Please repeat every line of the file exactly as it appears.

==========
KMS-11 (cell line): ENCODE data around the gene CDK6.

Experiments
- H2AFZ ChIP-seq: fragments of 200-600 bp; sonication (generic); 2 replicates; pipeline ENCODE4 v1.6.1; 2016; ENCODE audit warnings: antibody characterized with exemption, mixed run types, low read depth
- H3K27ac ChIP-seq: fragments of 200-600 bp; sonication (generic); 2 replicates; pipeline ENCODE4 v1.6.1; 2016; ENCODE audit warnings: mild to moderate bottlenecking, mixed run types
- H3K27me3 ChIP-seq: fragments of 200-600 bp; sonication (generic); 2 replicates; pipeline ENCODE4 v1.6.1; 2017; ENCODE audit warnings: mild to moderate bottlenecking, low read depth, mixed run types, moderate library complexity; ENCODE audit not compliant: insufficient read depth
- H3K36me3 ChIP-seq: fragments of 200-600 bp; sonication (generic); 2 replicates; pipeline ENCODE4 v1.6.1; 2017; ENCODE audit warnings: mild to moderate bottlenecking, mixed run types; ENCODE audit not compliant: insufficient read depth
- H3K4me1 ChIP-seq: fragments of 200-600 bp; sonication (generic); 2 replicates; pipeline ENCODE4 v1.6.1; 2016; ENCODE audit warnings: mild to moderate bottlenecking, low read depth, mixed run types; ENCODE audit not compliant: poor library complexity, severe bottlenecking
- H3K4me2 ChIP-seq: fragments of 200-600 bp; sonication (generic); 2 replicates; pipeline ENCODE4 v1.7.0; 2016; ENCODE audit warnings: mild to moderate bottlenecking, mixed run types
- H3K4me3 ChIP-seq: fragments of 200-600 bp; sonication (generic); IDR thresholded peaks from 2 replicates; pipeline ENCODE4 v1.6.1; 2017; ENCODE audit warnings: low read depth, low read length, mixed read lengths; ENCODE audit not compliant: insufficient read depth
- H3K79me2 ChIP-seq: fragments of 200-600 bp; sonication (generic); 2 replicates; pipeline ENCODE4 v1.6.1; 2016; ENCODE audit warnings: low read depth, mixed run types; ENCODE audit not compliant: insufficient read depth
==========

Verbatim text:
KMS-11 (cell line): ENCODE data around the gene CDK6.

Experiments
- H2AFZ ChIP-seq: fragments of 200-600 bp; sonication (generic); 2 replicates; pipeline ENCODE4 v1.6.1; 2016; ENCODE audit warnings: antibody characterized with exemption, mixed run types, low read depth
- H3K27ac ChIP-seq: fragments of 200-600 bp; sonication (generic); 2 replicates; pipeline ENCODE4 v1.6.1; 2016; ENCODE audit warnings: mild to moderate bottlenecking, mixed run types
- H3K27me3 ChIP-seq: fragments of 200-600 bp; sonication (generic); 2 replicates; pipeline ENCODE4 v1.6.1; 2017; ENCODE audit warnings: mild to moderate bottlenecking, low read depth, mixed run types, moderate library complexity; ENCODE audit not compliant: insufficient read depth
- H3K36me3 ChIP-seq: fragments of 200-600 bp; sonication (generic); 2 replicates; pipeline ENCODE4 v1.6.1; 2017; ENCODE audit warnings: mild to moderate bottlenecking, mixed run types; ENCODE audit not compliant: insufficient read depth
- H3K4me1 ChIP-seq: fragments of 200-600 bp; sonication (generic); 2 replicates; pipeline ENCODE4 v1.6.1; 2016; ENCODE audit warnings: mild to moderate bottlenecking, low read depth, mixed run types; ENCODE audit not compliant: poor library complexity, severe bottlenecking
- H3K4me2 ChIP-seq: fragments of 200-600 bp; sonication (generic); 2 replicates; pipeline ENCODE4 v1.7.0; 2016; ENCODE audit warnings: mild to moderate bottlenecking, mixed run types
- H3K4me3 ChIP-seq: fragments of 200-600 bp; sonication (generic); IDR thresholded peaks from 2 replicates; pipeline ENCODE4 v1.6.1; 2017; ENCODE audit warnings: low read depth, low read length, mixed read lengths; ENCODE audit not compliant: insufficient read depth
- H3K79me2 ChIP-seq: fragments of 200-600 bp; sonication (generic); 2 replicates; pipeline ENCODE4 v1.6.1; 2016; ENCODE audit warnings: low read depth, mixed run types; ENCODE audit not compliant: insufficient read depth